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Three Weeks and Several Bills Left Before Break

It may be three weeks until Memorial Day, but Congressional Democrats already are engaged in the legislative frenzy that traditionally precedes a much-needed recess. [IMGCAP(1)]

Intent on having more than just a vetoed war spending bill to tout to constituents during the weeklong Memorial Day break, Democrats this week are pressing legislation on a number of fronts that could help them make the case they are indeed “governing.” That includes measures that appeal to home-state interests,

show they can set priorities for the nation’s finances, and oversee military and homeland security needs, among other things.

After finishing a bill to reauthorize drug user fees at the Food and Drug Administration, the Senate is set to turn to more parochial concerns in the form of the Water Resources and Development Act, which authorizes Army Corps of Engineers water projects and is known for being a magnet for pork-barrel projects.

But Senate Republican leaders are not expected to ask their minions to take a party position on the WRDA legislation. After all, they’d probably see mass defections if they tried, because the bill is larded up with a piece — or pieces — of pork for just about everyone in the chamber.

Still, the GOP’s self-appointed “pork-busters” — such as Sens. Jim DeMint (S.C.), Tom Coburn (Okla.) and, if he can be pulled off the presidential campaign trail, John McCain (Ariz.) — likely will be out in force on the floor attempting to embarrass Senators with laughable or questionable water projects while trying to get the provisions stricken.

“The WRDA bill shows that the Congressional earmark favor factory hasn’t been shut down, just turned over to new management,” said Coburn spokesman John Hart. “Why does Louisiana need a lavish new visitors’ center when [Hurricane] Katrina victims are still in temporary housing?”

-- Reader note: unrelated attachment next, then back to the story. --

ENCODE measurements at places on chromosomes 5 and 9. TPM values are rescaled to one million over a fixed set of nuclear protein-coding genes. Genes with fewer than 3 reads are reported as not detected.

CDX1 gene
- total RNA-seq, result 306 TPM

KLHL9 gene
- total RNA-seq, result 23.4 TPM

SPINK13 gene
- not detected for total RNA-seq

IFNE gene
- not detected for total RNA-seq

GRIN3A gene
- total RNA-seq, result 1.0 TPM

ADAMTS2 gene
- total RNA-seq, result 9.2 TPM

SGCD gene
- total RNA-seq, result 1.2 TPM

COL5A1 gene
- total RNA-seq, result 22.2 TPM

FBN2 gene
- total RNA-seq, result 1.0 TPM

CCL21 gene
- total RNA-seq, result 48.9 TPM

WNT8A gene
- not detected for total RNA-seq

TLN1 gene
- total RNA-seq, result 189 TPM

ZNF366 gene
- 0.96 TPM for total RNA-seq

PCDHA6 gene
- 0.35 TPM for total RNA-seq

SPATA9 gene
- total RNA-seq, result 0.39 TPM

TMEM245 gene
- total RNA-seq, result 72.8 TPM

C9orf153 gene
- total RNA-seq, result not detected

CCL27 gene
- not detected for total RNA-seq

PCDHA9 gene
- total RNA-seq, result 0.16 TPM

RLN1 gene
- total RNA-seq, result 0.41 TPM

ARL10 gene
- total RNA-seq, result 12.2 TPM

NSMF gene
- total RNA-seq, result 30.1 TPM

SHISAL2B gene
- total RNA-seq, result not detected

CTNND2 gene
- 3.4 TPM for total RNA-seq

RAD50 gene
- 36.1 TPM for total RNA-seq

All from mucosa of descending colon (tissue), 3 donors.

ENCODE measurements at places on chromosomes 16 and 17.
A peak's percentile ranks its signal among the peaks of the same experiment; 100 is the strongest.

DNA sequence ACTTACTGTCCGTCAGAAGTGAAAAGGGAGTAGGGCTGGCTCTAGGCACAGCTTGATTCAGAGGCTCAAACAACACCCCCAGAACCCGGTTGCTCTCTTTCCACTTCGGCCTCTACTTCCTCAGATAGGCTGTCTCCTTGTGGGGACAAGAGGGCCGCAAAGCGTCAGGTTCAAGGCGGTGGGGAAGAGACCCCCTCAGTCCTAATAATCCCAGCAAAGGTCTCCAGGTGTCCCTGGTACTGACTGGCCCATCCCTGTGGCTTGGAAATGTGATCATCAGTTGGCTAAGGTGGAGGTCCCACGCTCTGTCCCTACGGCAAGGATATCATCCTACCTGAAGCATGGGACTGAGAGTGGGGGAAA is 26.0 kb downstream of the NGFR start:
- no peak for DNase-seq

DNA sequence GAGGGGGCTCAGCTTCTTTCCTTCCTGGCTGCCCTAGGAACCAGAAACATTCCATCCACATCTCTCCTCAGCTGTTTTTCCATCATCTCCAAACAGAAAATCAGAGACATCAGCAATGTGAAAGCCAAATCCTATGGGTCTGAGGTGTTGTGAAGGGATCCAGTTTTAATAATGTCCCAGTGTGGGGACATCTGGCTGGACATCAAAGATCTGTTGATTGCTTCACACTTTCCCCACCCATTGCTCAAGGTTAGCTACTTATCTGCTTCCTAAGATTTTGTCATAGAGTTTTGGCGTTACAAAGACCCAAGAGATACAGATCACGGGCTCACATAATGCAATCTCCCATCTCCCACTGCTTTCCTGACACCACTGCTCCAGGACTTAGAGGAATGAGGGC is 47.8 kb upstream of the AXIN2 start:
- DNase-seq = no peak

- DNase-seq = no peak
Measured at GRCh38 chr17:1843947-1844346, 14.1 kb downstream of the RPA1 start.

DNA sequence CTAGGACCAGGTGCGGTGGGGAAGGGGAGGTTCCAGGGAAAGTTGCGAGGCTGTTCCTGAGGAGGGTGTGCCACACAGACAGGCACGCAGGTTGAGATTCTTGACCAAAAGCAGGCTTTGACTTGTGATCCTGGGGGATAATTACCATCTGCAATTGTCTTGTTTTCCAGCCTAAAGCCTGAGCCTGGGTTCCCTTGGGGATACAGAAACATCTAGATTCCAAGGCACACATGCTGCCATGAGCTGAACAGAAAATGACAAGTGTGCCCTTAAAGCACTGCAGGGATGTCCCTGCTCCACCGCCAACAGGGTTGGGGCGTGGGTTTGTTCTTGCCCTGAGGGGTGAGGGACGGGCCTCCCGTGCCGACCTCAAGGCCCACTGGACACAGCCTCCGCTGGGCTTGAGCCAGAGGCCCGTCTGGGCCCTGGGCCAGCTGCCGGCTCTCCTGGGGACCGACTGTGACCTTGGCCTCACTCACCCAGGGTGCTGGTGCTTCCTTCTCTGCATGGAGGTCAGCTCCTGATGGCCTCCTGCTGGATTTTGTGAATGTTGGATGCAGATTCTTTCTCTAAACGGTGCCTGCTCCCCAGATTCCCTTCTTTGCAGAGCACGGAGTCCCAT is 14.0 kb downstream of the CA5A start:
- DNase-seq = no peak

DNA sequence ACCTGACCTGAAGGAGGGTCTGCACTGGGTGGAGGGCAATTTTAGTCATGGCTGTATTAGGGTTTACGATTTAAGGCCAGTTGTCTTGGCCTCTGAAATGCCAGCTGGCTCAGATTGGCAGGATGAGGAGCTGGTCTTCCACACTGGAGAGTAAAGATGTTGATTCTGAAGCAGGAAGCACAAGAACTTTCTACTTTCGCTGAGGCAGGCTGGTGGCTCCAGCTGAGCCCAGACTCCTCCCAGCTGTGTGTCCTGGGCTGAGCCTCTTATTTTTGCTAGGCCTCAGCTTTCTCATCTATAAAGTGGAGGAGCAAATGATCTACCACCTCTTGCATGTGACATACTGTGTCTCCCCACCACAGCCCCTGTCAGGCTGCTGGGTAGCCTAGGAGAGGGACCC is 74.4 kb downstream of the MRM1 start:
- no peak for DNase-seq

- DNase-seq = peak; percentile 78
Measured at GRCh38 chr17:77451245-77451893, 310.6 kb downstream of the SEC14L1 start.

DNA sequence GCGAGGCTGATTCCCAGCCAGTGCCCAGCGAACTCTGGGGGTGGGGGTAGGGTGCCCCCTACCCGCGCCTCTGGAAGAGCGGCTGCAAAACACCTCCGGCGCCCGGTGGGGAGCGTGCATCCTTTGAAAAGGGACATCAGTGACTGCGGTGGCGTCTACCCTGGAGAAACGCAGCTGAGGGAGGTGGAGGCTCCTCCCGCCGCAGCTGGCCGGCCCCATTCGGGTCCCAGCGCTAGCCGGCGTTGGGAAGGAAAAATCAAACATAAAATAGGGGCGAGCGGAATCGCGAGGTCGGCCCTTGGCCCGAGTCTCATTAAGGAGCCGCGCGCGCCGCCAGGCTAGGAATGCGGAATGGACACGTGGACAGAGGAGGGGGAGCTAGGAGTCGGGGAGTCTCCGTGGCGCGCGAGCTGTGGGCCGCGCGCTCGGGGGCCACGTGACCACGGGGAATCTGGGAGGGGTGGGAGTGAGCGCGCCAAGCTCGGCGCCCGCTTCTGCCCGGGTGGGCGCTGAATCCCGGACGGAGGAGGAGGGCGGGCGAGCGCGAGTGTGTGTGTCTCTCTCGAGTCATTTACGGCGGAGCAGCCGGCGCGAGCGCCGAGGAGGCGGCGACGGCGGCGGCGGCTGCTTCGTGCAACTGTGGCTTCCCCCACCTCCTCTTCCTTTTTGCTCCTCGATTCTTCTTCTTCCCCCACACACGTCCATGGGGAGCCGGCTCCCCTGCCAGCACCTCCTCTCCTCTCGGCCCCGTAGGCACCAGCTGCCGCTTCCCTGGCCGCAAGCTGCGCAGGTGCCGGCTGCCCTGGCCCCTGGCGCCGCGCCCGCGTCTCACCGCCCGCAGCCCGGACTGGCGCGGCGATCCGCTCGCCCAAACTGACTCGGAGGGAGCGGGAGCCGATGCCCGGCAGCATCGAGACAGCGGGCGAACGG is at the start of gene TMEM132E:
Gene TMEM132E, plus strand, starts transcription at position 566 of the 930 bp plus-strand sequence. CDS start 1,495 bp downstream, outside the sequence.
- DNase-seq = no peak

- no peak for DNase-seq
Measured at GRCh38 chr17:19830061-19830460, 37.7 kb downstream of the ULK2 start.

Besides a potential Coburn amendment striking the Louisiana visitors’ center project, another Senate GOP aide said “fiscal hawks” will push amendments to give the corps the authority to prioritize projects, allow them to de-authorize some plans, and permit them to set up a system that distributes funds based on need and merit.

“There’s waste in this bill every year because it’s based on politics, not merit. Congress lets a few politicians funnel the money wherever they please,” the aide complained.

But as in the past, Coburn, et al., are not likely to prevail, given that the vast majority of Senators tend to approach such votes with trepidation, lest their project be the next one on the chopping block. Democratic aides said they did not expect debate on the WRDA bill to drag into next week.

As of press time, the Senate was attempting to conclude debate on the FDA bill. Laura Capps, spokeswoman for bill sponsor Sen. Edward Kennedy (D-Mass.), said if final passage was not held Monday night, it might have to be put off until Wednesday, when Kennedy returns from an official trip to Ireland.

Off the floor, House and Senate talks on a fiscal 2008 budget blueprint continue, but do not appear to have moved forward much since last week. And the House’s decision to wait until today to appoint conferees on a budget resolution makes it all but certain that the final package will not be cleared until next week at the earliest, Senate Budget Chairman Kent Conrad (D-N.D.) indicated Monday.

Though Conrad previously suggested May 15 was the do-or-die date for completion of the budget resolution, he said Monday that “the important thing is that it’s done next week … just so the appropriators can do their work.” May 15 is the date the House Appropriations Committee may begin bringing spending bills to the floor in the absence of a budget plan. The budget sets the top-line cap on domestic discretionary spending.